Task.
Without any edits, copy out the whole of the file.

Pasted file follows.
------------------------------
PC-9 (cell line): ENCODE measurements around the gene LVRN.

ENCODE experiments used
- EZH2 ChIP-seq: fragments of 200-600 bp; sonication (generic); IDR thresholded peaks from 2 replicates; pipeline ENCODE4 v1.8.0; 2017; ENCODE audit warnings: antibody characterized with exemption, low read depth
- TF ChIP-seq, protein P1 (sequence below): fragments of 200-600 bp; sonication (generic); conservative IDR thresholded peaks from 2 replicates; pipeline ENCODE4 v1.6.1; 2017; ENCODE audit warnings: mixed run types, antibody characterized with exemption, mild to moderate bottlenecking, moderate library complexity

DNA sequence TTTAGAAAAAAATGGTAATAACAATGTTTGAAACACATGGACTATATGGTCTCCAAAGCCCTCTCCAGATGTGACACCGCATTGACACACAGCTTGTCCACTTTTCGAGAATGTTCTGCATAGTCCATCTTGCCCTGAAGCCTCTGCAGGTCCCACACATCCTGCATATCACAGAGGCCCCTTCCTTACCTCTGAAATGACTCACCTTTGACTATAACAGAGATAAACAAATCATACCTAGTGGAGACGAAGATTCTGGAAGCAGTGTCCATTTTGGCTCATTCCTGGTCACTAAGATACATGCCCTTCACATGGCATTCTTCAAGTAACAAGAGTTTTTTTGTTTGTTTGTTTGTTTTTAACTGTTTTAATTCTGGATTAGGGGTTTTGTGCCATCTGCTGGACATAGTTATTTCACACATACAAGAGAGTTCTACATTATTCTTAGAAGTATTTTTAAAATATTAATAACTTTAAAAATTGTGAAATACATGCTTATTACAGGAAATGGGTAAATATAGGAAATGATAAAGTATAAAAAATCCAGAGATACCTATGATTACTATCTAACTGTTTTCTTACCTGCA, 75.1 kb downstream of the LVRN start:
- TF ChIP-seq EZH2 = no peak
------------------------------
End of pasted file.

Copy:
PC-9 (cell line): ENCODE measurements around the gene LVRN.

ENCODE experiments used
- EZH2 ChIP-seq: fragments of 200-600 bp; sonication (generic); IDR thresholded peaks from 2 replicates; pipeline ENCODE4 v1.8.0; 2017; ENCODE audit warnings: antibody characterized with exemption, low read depth
- TF ChIP-seq, protein P1 (sequence below): fragments of 200-600 bp; sonication (generic); conservative IDR thresholded peaks from 2 replicates; pipeline ENCODE4 v1.6.1; 2017; ENCODE audit warnings: mixed run types, antibody characterized with exemption, mild to moderate bottlenecking, moderate library complexity

DNA sequence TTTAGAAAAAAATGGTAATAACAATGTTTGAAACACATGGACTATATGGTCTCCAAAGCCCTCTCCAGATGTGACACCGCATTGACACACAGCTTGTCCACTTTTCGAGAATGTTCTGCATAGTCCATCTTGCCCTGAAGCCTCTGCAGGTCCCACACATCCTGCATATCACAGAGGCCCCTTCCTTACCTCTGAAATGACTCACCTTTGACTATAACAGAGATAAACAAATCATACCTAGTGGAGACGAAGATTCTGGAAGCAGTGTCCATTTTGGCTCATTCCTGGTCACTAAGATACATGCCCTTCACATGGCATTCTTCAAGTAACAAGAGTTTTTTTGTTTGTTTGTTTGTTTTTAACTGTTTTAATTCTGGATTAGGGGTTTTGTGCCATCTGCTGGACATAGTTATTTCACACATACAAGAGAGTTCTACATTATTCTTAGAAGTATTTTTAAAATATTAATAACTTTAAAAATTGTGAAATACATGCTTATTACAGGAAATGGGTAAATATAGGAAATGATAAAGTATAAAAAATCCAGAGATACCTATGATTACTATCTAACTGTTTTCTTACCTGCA, 75.1 kb downstream of the LVRN start:
- TF ChIP-seq EZH2 = no peak